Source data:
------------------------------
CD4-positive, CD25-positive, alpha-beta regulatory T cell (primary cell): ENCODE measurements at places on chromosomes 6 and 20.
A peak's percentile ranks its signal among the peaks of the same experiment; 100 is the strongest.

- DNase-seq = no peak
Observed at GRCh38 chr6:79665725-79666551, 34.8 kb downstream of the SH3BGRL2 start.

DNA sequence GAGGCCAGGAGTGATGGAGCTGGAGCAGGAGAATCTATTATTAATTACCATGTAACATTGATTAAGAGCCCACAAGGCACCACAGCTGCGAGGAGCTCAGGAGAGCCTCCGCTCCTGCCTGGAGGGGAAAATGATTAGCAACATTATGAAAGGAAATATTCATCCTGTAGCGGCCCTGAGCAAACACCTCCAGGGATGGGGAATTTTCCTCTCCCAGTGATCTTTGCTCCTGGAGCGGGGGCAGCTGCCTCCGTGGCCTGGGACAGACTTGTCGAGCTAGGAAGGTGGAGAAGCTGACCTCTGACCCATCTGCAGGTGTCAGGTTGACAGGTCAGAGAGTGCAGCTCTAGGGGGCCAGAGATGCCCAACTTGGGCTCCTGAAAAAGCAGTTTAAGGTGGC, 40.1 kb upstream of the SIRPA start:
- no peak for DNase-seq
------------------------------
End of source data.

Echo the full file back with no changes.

CD4-positive, CD25-positive, alpha-beta regulatory T cell (primary cell): ENCODE measurements at places on chromosomes 6 and 20.
A peak's percentile ranks its signal among the peaks of the same experiment; 100 is the strongest.

- DNase-seq = no peak
Observed at GRCh38 chr6:79665725-79666551, 34.8 kb downstream of the SH3BGRL2 start.

DNA sequence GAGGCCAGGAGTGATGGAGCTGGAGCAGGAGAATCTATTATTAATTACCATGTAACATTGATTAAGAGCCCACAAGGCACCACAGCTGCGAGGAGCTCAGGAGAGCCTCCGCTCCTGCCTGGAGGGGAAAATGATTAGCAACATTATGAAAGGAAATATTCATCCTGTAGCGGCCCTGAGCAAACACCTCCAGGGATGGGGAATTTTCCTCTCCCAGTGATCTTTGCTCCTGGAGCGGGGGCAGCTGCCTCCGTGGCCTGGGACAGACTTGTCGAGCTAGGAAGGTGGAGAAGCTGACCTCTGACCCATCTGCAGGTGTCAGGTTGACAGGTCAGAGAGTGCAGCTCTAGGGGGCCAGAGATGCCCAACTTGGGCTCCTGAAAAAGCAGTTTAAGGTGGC, 40.1 kb upstream of the SIRPA start:
- no peak for DNase-seq